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A Function-Centered Taxonomy of Visual Attention

In Paul Coates & Sam Coleman (eds.), Phenomenal Qualities: Sense, Perception, and Consciousness. Oxford: Oxford University Press. pp. 347-375 (2015)

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  1. Visual Features as Carriers of Abstract Quantitative Information.Ronald A. Rensink - 2022 - Journal of Experimental Psychology: General 151 (8):1793-1820.
    Four experiments investigated the extent to which abstract quantitative information can be conveyed by basic visual features. This was done by asking observers to estimate and discriminate Pearson correlation in graphical representations where the first data dimension of each element was encoded by its horizontal position, and the second by the value of one of its visual features; perceiving correlation then requires combining the information in the two encodings via a common abstract representation. Four visual features were examined: luminance, color, (...)
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  • To Have Seen or Not to Have Seen: A Look at Rensink, O’Regan, and Clark (1997).Ronald A. Rensink - 2018 - Perspectives on Psychological Science 13 (2):230– 235.
    Rensink, O’Regan, and Clark (1997) drew attention to the phenomenon of change blindness, in which even large changes can be difficult to notice if made during the appearance of motion transients elsewhere in the image. This article provides a sketch of the events that inspired that article as well as its subsequent impact on psychological science and on society at large.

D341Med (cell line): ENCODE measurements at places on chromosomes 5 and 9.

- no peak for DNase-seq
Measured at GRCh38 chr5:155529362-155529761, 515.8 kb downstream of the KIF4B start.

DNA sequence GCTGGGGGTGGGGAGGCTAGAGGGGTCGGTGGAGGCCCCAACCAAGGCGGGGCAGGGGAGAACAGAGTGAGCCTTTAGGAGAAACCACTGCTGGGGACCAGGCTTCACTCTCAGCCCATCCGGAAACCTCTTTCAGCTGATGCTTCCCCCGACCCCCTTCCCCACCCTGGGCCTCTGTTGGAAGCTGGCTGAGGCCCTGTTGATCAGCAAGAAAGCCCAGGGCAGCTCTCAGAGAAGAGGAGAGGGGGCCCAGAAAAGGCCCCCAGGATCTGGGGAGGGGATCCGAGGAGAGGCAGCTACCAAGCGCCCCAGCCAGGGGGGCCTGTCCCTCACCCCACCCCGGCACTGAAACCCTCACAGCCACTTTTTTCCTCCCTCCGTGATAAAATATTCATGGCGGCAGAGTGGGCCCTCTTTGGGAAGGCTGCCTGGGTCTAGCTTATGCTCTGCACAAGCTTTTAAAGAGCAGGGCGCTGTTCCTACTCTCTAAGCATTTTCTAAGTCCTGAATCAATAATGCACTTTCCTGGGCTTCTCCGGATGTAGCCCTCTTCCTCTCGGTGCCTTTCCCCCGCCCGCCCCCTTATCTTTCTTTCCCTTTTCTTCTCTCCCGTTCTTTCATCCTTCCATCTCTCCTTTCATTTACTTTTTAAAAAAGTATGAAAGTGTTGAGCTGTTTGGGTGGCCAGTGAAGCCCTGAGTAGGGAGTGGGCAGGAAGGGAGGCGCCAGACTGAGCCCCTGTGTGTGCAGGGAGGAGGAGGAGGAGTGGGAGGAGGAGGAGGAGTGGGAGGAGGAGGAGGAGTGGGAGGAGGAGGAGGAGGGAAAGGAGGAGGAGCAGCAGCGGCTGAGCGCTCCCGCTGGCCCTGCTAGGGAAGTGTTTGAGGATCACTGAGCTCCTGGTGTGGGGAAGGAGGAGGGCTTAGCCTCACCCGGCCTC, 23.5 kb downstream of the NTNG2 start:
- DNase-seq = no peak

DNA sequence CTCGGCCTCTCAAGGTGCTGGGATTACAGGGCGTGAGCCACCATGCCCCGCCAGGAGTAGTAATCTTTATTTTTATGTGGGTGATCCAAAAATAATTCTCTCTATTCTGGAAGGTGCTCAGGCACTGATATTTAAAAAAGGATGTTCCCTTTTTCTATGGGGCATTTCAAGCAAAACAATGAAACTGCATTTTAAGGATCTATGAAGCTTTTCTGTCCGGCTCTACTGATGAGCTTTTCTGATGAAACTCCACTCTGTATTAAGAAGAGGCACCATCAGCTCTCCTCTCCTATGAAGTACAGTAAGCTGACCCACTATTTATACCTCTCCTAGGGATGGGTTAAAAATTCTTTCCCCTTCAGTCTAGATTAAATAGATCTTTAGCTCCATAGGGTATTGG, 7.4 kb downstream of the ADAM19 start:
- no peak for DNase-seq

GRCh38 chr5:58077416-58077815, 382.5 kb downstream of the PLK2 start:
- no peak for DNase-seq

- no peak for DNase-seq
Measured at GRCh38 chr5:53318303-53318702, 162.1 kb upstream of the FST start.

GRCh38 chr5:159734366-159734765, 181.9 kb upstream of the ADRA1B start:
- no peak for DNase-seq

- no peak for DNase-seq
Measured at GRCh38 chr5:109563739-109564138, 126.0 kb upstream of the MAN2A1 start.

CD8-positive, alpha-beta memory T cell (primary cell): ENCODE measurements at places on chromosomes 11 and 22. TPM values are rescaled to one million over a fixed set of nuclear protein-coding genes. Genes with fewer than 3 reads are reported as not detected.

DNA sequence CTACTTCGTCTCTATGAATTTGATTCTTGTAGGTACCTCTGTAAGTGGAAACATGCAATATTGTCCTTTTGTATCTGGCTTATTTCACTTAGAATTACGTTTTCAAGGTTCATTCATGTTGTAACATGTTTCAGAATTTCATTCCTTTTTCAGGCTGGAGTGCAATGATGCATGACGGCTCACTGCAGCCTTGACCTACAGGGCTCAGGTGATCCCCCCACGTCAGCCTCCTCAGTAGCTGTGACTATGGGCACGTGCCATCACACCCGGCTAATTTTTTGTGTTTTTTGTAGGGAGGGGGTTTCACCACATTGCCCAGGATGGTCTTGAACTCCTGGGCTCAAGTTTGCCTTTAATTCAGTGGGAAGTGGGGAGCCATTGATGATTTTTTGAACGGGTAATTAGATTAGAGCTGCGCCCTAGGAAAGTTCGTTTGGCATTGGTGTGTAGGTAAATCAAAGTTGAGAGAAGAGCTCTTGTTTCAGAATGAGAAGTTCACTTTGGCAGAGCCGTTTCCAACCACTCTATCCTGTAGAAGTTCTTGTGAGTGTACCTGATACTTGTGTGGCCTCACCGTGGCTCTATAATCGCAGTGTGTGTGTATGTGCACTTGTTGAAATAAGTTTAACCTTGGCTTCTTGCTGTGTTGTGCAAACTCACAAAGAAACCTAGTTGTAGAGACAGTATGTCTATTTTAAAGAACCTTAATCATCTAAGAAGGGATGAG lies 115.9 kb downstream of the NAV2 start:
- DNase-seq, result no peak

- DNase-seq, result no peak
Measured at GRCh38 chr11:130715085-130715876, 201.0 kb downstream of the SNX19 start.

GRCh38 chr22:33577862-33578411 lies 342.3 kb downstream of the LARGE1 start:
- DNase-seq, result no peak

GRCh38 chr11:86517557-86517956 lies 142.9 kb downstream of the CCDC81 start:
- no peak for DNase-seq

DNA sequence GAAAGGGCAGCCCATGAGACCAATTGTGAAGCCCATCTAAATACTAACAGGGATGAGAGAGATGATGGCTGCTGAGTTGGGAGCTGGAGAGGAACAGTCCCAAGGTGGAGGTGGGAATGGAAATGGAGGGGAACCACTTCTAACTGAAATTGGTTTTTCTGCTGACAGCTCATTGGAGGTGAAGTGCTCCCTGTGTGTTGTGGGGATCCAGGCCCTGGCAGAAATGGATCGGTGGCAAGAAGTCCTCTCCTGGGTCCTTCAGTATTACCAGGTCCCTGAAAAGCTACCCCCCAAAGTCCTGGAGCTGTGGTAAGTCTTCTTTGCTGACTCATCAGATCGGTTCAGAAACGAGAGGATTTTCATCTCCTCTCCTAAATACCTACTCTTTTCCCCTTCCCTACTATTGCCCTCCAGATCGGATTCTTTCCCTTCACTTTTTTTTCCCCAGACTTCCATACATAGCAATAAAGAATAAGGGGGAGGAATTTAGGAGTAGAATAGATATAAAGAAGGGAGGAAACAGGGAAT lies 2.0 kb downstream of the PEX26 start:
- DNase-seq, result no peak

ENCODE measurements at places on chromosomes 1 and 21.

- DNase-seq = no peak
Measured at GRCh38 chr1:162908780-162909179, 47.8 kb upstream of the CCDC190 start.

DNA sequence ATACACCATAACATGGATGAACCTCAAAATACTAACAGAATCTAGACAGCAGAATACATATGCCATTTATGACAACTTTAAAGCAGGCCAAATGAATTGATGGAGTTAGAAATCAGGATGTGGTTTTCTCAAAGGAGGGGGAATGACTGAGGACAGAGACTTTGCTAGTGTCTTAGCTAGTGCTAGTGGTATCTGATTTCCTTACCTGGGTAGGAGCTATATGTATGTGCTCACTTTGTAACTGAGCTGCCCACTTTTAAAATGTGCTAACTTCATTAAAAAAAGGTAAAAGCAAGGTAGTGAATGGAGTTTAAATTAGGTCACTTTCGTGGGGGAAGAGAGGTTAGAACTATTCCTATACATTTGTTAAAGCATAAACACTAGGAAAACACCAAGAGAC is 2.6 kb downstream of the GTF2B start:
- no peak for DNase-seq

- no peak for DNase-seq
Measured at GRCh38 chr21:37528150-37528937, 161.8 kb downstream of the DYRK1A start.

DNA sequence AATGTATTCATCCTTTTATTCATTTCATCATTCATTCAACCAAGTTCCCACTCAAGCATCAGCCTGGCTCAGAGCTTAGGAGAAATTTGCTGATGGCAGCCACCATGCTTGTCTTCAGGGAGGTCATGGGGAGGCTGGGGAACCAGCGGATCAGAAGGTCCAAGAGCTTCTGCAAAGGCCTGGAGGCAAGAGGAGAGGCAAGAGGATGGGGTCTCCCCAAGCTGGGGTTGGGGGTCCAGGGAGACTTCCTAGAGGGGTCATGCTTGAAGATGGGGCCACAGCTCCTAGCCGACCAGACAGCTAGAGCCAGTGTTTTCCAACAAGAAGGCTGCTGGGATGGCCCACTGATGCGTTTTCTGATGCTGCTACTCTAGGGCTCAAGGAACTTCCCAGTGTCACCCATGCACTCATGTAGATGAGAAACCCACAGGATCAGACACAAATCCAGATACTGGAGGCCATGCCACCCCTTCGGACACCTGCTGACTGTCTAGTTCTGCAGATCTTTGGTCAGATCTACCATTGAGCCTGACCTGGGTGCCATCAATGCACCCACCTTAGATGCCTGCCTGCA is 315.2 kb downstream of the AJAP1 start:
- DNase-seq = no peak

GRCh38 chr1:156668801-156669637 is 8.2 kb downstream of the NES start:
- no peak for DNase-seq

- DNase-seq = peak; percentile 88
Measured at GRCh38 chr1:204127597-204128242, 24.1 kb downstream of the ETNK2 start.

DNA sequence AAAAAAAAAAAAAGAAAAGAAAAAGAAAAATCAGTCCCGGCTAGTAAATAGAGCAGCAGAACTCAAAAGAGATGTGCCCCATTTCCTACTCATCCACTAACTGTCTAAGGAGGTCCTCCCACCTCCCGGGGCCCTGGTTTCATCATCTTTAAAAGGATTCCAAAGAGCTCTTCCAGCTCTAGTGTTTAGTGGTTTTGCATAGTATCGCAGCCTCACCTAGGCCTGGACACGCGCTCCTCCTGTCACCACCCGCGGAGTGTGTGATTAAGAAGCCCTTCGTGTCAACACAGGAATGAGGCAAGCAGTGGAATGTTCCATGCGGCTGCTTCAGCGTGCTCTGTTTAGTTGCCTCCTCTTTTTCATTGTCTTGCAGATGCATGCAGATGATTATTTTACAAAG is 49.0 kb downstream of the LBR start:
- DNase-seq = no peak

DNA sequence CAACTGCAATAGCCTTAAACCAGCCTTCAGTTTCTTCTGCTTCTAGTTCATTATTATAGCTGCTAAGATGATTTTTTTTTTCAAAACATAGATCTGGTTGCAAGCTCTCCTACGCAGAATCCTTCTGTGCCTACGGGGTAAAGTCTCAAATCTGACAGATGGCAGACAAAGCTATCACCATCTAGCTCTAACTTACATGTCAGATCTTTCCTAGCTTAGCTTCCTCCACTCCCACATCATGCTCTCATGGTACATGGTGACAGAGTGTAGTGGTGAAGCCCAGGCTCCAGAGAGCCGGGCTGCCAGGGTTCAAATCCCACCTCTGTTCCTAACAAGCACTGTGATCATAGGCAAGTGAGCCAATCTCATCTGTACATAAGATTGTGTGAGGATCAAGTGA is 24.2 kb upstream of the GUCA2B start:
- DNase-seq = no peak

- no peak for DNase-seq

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  • A Psychologically-Based Taxonomy of Misdirection.Gustav Kuhn, Hugo A. Caffaratti, Robert Teszka & Ronald A. Rensink - 2014 - Frontiers in Psychology 5.
    Magicians use misdirection to prevent you from realizing the methods used to create a magical effect, thereby allowing you to experience an apparently impossible event. Magicians have acquired much knowledge about misdirection, and have suggested several taxonomies of misdirection. These describe many of the fundamental principles in misdirection, focusing on how misdirection is achieved by magicians. In this article we review the strengths and weaknesses of past taxonomies, and argue that a more natural way of making sense of misdirection is (...)
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  • The Vanishing Ball Illusion: A New Perspective on the Perception of Dynamic Events.Gustav Kuhn & Ronald A. Rensink - 2016 - Cognition 148:64-70.
    Our perceptual experience is largely based on prediction, and as such can be influenced by knowledge of forthcoming events. This susceptibility is commonly exploited by magicians. In the Vanishing Ball Illusion, for example, a magician tosses a ball in the air a few times and then pretends to throw the ball again, whilst secretly concealing it in his hand. Most people claim to see the ball moving upwards and then vanishing, even though it did not leave the magician’s hand (Kuhn (...)
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  • Gorillas in the Missed : Reevaluating the Evidence for Attention Being Necessary for Consciousness.Benjamin Kozuch - 2019 - Mind and Language 34 (3):299-316.
    Mind &Language, Volume 34, Issue 3, Page 299-316, June 2019.
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